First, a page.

Friday, July 15, 2011

 All Things to All Men

A Contemporary Man in an Ancient Church

As a modern, educated man, I have a rather broad interest in the arts, music, poetry, literature and history. My father was a golf pro and my mother was a professional church pipe organist and piano teacher. My maternal grandmother played honkytonk piano, the banjo and taught ballroom dancing. I was formally trained in classical oil painting, but prefer to paint in impressionistic freestyle. My photographic interests are directed toward traditionally expressed scenic photography. I love opera and country western, equally. I hold to liberal views when it comes to the environment, ecology and universal health for all. I'm conservative in regards moral and fiscal issues facing our country today, yet rather libertarian when it comes to individual freedom of expression.

My conservative religious views are tempered by a strong love of people that has afforded me a wide range of friendships, spanning religious, political, cultural and racial barriers. I'm perfectly comfortable enjoying a cup of coffee with a rabbi in the morning, listening to opera with an elderly shut-in the afternoon and spending time with college students in the evening.

These personal things about me are worthy of sharing because they demonstrate the great truth that in Christ, there is room for everyone in the Orthodox Church. I attribute my ability to be comfortable with a wide variety of people to the universality of Orthodoxy. The Church is a living organism that brings healing to the world as a hospital of the soul and as one of her therapists (priests) I am called to be all things to all men (and women). The Christ that I've invited to reign supreme in my life is Lord of all. He loves everyone equally and has called me, as his creature, to emulate this love for all those who cross my path.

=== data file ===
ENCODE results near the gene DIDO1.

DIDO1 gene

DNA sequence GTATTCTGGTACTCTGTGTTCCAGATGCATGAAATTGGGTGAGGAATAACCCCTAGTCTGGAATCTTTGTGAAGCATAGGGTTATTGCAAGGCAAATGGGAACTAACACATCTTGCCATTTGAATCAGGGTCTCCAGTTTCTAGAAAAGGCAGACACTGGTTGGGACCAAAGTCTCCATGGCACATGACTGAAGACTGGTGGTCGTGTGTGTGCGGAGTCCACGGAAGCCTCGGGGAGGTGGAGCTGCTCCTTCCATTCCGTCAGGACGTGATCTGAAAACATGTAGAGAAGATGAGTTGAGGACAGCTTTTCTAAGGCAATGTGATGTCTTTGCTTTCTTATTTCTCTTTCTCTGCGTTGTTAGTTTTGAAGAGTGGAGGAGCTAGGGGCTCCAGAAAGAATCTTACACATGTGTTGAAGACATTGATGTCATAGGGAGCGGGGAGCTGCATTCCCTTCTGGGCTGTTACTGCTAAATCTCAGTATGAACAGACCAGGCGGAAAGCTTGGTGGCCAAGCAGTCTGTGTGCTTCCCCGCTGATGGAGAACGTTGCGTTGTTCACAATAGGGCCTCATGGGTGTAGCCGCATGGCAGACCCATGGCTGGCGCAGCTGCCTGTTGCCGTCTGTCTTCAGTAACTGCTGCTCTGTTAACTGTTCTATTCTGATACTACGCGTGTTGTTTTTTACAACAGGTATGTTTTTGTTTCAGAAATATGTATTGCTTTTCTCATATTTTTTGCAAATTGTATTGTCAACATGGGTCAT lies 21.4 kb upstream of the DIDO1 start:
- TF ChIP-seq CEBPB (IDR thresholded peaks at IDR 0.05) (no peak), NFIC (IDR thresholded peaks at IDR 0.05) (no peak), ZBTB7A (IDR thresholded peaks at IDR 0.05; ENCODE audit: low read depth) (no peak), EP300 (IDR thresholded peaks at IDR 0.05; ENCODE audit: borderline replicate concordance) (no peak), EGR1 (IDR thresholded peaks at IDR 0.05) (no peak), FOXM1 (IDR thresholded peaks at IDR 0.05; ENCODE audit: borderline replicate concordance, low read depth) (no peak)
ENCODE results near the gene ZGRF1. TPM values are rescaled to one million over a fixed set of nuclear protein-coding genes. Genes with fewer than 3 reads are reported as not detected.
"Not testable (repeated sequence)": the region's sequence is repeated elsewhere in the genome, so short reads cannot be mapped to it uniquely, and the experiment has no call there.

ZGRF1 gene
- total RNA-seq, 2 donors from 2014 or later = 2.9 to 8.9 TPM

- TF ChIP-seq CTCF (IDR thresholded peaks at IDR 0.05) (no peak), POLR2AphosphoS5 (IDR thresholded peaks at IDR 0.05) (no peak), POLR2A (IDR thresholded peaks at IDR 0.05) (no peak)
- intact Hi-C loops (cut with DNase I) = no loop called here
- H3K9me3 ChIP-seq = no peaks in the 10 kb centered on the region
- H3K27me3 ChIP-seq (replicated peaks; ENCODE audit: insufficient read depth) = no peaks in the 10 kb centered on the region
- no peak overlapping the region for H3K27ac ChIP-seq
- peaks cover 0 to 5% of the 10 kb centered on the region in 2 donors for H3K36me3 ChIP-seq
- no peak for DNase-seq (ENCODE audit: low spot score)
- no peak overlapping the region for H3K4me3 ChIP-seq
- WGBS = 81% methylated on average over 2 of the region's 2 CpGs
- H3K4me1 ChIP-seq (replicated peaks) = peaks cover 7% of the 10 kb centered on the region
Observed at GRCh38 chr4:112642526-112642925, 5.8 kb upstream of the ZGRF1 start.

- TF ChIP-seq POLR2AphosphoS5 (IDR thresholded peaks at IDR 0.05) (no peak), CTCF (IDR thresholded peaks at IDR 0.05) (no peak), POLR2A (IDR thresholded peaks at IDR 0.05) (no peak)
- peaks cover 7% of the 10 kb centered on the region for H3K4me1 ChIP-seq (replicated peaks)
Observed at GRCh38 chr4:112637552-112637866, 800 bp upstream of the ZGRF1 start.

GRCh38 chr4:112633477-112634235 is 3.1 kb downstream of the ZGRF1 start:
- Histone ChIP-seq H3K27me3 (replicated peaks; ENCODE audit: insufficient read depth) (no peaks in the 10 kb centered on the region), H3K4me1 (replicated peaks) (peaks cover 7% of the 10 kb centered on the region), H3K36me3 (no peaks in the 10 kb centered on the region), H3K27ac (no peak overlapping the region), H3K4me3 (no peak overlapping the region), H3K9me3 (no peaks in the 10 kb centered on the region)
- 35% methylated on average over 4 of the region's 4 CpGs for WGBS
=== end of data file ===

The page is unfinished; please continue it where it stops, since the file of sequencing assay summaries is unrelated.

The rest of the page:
In these days of great polarization not seen in this country since the Civil War, it is imperative we Christians not allow political and religious differences to impact the way we interact with others. We must have hearts that are filled with love, not fear. In Christ there is only hope. Economics, politics, governments and all earthly catastrophes are transitory. A life in Christ is eternal.

With love in Christ,
Abbot Tryphon

Friday July 15, 2011 / July 2, 2011
5th Week after Pentecost. Tone three.
Fast. By Monastic Charter: Strict Fast (Bread, Vegetables, Fruits)
The Placing of the Honorable Robe of the Most Holy Theotokos at Blachernae (5th c.). St. Photius, metropolitan of Kiev (1431). St. Juvenal, patriarch of Jerusalem (458). "Pozai" (17th c.), "Theodotiev" (1487) and "Akhtyr" (1739) Icons of the Most Holy Theotokos. St. Juvenal, protomartyr of America and Alaska (1796). Right-believing King Stephen the Great of Moldavia (1504) (Romania). St. Monegunde of Chartres (530) (Gaul).New Martyr Lampros of Makri (1835) (Greek). Uncovering of the relics (2003) of New Hieromartyr Priest Sergius Florinsky of Rakvere, Estonia (1918). Feast of the Robe of the Most Holy Theotokos (Georgia). St. Oudoceus, bishop of Llandaff. St. Swithun, bishop of Winchester.

The Scripture Readings for the Day:

Romans 16:1-16

Sister Phoebe Commended
 1 I commend to you Phoebe our sister, who is a servant of the church in Cenchrea, 2 that you may receive her in the Lord in a manner worthy of the saints, and assist her in whatever business she has need of you; for indeed she has been a helper of many and of myself also.
Greeting Roman Saints